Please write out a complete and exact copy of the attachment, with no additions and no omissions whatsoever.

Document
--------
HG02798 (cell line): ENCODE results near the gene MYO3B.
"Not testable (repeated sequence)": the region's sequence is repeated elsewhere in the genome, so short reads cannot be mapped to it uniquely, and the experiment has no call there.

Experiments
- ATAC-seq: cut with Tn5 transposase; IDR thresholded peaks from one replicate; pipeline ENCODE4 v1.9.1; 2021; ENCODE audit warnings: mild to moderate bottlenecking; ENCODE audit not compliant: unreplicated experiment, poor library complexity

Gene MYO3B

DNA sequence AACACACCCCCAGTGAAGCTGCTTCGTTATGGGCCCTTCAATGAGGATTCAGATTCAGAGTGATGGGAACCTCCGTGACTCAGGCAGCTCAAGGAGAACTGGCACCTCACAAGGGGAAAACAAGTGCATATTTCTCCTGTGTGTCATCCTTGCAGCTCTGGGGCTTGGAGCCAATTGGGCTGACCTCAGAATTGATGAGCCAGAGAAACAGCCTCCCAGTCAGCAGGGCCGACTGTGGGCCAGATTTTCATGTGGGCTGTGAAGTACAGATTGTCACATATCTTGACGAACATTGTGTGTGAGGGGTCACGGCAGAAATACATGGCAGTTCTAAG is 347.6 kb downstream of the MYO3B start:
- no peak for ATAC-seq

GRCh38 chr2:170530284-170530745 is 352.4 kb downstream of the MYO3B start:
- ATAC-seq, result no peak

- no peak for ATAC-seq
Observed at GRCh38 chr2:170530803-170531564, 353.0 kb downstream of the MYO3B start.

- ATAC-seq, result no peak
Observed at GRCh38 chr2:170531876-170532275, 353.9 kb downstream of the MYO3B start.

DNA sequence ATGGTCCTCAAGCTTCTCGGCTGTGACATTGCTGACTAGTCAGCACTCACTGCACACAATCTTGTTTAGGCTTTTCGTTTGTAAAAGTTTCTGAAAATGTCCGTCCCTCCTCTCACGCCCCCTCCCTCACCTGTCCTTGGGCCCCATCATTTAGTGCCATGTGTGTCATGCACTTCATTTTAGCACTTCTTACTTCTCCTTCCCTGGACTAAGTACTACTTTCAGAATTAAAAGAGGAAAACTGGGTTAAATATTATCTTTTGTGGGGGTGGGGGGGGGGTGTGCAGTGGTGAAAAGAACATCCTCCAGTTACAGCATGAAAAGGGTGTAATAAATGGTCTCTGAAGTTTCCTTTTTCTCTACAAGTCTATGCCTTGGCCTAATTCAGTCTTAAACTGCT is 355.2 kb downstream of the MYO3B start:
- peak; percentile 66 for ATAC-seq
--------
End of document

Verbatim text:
HG02798 (cell line): ENCODE results near the gene MYO3B.
"Not testable (repeated sequence)": the region's sequence is repeated elsewhere in the genome, so short reads cannot be mapped to it uniquely, and the experiment has no call there.

Experiments
- ATAC-seq: cut with Tn5 transposase; IDR thresholded peaks from one replicate; pipeline ENCODE4 v1.9.1; 2021; ENCODE audit warnings: mild to moderate bottlenecking; ENCODE audit not compliant: unreplicated experiment, poor library complexity

Gene MYO3B

DNA sequence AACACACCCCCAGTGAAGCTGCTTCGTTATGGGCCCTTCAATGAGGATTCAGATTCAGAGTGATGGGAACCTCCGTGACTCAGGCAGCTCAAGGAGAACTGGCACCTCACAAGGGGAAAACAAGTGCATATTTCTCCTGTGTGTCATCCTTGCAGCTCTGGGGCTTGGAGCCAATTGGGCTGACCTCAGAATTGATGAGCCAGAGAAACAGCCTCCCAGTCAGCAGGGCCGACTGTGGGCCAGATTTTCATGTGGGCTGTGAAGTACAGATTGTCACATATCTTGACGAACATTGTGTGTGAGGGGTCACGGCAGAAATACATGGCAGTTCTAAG is 347.6 kb downstream of the MYO3B start:
- no peak for ATAC-seq

GRCh38 chr2:170530284-170530745 is 352.4 kb downstream of the MYO3B start:
- ATAC-seq, result no peak

- no peak for ATAC-seq
Observed at GRCh38 chr2:170530803-170531564, 353.0 kb downstream of the MYO3B start.

- ATAC-seq, result no peak
Observed at GRCh38 chr2:170531876-170532275, 353.9 kb downstream of the MYO3B start.

DNA sequence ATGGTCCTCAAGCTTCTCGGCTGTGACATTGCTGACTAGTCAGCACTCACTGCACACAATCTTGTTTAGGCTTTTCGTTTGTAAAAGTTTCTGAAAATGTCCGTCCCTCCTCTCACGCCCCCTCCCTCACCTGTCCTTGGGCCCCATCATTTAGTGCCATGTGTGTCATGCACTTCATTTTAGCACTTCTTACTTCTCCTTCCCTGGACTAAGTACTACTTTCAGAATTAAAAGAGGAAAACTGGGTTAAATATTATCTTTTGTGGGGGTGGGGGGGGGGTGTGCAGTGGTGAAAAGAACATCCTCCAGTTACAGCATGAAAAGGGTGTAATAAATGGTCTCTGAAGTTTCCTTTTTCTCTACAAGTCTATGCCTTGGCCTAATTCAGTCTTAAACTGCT is 355.2 kb downstream of the MYO3B start:
- peak; percentile 66 for ATAC-seq